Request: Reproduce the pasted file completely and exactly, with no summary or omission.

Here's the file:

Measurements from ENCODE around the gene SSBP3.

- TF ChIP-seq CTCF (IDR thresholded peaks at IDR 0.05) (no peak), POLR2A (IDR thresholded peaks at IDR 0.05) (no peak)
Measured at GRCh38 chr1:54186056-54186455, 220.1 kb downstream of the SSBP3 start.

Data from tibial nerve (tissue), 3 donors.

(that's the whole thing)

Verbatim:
Measurements from ENCODE around the gene SSBP3.

- TF ChIP-seq CTCF (IDR thresholded peaks at IDR 0.05) (no peak), POLR2A (IDR thresholded peaks at IDR 0.05) (no peak)
Measured at GRCh38 chr1:54186056-54186455, 220.1 kb downstream of the SSBP3 start.

Data from tibial nerve (tissue), 3 donors.